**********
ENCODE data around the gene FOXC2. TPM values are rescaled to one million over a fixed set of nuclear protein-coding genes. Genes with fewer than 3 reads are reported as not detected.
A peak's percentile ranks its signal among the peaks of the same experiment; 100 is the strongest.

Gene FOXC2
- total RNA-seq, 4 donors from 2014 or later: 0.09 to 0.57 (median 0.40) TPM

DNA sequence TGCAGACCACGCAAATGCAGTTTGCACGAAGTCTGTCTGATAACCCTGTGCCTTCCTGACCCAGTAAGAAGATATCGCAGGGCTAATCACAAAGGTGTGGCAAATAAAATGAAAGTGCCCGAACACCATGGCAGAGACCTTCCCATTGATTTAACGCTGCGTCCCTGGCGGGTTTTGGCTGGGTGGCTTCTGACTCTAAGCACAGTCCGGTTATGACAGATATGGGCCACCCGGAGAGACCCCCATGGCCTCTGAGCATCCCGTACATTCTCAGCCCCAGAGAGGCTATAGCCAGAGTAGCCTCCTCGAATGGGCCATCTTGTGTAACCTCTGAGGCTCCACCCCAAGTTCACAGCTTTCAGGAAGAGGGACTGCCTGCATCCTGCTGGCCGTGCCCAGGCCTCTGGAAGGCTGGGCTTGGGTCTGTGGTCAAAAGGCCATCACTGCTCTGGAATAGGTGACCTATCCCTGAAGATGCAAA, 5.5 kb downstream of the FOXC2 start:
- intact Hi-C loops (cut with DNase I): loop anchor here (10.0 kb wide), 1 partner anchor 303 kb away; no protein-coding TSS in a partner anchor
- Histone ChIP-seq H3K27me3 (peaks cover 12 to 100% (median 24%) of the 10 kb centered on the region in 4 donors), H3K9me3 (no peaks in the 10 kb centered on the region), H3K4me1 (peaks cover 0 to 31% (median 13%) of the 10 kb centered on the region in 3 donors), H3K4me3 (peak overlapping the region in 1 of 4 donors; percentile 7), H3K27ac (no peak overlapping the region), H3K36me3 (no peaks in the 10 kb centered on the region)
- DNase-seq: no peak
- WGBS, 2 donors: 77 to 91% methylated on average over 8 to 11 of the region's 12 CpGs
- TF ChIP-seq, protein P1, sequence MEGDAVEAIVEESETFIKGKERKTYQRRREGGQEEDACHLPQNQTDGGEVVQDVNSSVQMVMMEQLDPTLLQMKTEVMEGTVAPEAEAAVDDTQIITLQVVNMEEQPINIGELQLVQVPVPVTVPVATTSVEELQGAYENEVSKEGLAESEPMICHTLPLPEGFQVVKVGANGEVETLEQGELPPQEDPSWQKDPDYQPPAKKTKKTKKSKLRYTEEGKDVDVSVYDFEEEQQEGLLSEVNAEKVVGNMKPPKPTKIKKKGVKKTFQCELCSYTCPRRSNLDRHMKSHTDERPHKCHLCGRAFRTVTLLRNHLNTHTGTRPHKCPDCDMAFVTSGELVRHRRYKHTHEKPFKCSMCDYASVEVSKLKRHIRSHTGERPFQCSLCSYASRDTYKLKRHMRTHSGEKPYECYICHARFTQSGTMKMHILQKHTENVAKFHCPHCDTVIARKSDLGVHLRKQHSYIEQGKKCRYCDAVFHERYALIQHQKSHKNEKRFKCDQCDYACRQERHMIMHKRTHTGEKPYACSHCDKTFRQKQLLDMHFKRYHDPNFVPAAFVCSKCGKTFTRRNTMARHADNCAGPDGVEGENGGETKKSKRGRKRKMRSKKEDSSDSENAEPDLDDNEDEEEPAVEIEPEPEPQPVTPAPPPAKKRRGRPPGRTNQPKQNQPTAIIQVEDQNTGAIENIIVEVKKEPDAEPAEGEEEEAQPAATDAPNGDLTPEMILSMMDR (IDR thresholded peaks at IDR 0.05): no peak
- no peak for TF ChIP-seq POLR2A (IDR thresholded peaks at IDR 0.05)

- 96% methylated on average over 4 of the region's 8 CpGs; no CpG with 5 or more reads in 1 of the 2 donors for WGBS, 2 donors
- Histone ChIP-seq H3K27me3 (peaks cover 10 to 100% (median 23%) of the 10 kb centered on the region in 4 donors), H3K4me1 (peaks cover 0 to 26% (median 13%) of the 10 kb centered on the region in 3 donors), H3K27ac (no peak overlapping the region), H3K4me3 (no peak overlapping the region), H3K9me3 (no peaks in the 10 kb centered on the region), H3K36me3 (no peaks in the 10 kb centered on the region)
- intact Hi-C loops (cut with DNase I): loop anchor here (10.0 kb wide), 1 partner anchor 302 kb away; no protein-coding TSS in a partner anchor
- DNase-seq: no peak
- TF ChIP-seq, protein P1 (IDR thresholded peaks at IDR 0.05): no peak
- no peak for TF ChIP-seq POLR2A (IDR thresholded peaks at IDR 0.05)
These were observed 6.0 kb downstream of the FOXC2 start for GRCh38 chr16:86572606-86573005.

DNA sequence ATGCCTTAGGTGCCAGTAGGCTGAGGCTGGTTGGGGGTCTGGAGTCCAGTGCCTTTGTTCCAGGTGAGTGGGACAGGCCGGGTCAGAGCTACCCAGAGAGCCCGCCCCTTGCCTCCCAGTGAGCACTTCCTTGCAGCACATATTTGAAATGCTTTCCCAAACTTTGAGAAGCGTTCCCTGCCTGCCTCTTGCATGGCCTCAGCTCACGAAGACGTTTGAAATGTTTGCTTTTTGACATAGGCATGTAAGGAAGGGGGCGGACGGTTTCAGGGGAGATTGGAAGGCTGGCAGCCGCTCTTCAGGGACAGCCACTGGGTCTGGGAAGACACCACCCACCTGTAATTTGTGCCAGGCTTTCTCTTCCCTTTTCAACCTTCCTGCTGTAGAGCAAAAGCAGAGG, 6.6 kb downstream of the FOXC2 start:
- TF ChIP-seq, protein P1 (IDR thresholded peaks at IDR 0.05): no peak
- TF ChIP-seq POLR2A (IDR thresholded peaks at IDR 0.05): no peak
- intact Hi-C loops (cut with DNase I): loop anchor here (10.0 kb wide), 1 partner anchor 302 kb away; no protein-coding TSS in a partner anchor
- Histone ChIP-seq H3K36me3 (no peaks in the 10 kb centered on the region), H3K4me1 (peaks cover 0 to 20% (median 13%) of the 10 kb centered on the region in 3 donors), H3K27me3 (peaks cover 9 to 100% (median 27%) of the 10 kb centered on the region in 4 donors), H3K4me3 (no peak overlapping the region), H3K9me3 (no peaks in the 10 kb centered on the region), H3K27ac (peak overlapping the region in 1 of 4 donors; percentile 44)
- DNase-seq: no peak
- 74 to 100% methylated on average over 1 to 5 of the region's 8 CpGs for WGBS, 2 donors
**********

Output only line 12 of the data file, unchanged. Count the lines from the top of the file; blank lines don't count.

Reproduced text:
- 96% methylated on average over 4 of the region's 8 CpGs; no CpG with 5 or more reads in 1 of the 2 donors for WGBS, 2 donors